It wasn’t the year-over-year numbers for WeWork’s FY 2022 earnings announcement that spooked markets. After all, fourth quarter revenue was up 18% year over year. Memberships and occupancy were up.
No, it was the look ahead, in such close proximity to major tech layoffs, that caused concern.
“The Company expects its first quarter 2023 revenue to be $830 million to $855 million and Adjusted EBITDA to be $(25 million) to breakeven,” was the official word.
The “lower-than-expected revenue for the current quarter, signaling that its business of providing flexible workspace was feeling the heat of mass layoffs in the technology sector,” Reuters reported. “Shares of WeWork fell 5.5% in morning trade, after the company forecast current-quarter revenue of $830 million to $855 million, below analysts’ expectations of $918.4 million.” Shares have been below $1.60 since the announcement.
The projection, like the news that Walmart was tightening the reins on its IT employees and would be closing three of its US technology sites, raises the question of the near future for flex space. A required shift back to in-office work for the tech sector, an obvious target for hybrid and work-from-home, that would potentially spread beyond Silicon Valley giants to other industries could have serious effects on the flex space industry.
One analyst on the earnings call, Mizuho’s Vikram Malhotra, asked Sandeep Mathrani, WeWork CEO and chair, whether tech layoffs and churn could affect the visibility the company could have into committed revenue and companies that might drop their use.
Mathrani referred to its first quarter for 2023 being “slightly ahead from a year ago,” although that doesn’t address why guidance was significantly lower than analysts had expected. He also said that the guidance included closures of 40 locations announced in Q4 FY 2022, and said “and as you are aware that we do transfer about 70% to 80% of the revenue from the closed location to alternate locations.”
On additional questioning, Mathrani noted that tech companies “went on a hiring spree during the pandemic and today still employ more than before the pandemic” and while the company has been “impacted in certain locations” and higher churn in Q3, “we do have a pipeline to replace them.”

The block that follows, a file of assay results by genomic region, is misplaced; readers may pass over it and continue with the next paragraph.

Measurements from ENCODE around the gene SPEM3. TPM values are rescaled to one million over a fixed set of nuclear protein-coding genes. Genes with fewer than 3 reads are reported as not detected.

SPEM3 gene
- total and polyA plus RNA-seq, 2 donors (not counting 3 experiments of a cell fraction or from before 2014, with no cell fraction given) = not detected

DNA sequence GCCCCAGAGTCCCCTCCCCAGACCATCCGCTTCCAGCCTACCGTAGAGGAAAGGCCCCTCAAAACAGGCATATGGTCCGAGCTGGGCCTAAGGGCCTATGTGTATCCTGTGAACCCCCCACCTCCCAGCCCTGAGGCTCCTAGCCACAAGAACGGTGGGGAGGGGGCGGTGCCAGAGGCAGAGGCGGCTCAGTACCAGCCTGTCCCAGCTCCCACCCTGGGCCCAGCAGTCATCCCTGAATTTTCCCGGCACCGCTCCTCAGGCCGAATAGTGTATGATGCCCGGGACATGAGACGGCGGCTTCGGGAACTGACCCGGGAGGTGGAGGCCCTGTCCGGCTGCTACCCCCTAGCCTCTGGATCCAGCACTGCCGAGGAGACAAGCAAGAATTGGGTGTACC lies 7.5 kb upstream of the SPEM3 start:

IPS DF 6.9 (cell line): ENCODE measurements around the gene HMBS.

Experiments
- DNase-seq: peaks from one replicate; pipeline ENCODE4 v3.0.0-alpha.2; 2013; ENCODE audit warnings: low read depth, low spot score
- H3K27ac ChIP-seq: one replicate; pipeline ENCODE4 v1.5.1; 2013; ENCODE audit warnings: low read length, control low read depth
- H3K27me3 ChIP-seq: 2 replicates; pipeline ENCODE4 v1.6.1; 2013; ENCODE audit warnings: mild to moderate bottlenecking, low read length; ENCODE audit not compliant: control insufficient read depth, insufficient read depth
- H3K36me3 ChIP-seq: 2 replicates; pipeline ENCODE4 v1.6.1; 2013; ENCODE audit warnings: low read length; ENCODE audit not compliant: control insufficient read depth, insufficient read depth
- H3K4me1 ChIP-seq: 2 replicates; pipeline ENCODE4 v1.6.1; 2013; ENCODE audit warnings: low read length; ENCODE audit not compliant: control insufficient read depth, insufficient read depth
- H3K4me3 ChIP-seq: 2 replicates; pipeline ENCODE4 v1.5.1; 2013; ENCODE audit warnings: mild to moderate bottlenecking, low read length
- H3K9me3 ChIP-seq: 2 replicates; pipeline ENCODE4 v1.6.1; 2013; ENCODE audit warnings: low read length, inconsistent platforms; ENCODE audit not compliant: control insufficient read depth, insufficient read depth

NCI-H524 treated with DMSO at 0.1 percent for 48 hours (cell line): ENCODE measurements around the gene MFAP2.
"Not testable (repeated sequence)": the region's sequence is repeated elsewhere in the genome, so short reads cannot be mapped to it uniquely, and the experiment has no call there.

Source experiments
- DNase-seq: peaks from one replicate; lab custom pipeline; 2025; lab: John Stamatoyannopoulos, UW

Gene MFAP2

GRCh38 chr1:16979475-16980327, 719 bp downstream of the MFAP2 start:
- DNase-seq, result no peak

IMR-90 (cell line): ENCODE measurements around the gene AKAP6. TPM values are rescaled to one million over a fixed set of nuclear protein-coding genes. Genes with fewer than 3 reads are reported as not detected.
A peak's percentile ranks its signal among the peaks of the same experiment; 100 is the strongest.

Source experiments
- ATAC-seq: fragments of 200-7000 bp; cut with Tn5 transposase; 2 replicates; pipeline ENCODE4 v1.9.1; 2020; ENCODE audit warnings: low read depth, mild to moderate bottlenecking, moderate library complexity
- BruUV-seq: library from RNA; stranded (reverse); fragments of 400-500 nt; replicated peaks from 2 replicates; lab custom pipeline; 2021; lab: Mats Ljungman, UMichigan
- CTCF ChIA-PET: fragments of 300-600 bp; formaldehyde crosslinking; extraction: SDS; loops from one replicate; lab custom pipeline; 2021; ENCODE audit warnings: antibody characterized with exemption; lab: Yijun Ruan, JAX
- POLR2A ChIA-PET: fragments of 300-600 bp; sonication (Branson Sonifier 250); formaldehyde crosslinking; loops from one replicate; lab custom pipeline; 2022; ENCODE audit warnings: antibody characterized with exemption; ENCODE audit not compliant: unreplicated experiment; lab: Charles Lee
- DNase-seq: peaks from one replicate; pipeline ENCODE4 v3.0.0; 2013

“For example, it made news that one of our leading tech companies had vacated our Mountain View California location comprising of 400,000 square feet,” he said. “We have already backfilled the space with three new enterprise members. Interestingly, all three enterprise members are technology companies, and one of those enterprise members used our space for their corporate headquarters.”
However, there is a significant difference between having one company occupy 400,000 square feet and then needing three others to absorb the vacated space. At that rate, WeWork would need extensive increased pipeline at a time when that might be more difficult than before.
And as the Wall Street Journal noted in December 2022, WeWork has burned through a lot of cash. A review of data from S&P Global Market Intelligence shows that cash and cash equivalents have dropped from $923.7 million at the end of 2021 to $287.0 million in the most recent financial statements.
“In November, WeWork said it would close 40 money-losing U.S. locations, and Mr. Mathrani said he can close more to preserve cash,” the Journal wrote. But closing more locations eventually means losing revenue, unless some buildings have significantly lower occupancy rates — in the earnings call, CFO Andre Fernandez said the company had “reached 83% occupancy” — there may not be space to soak up the lost leases.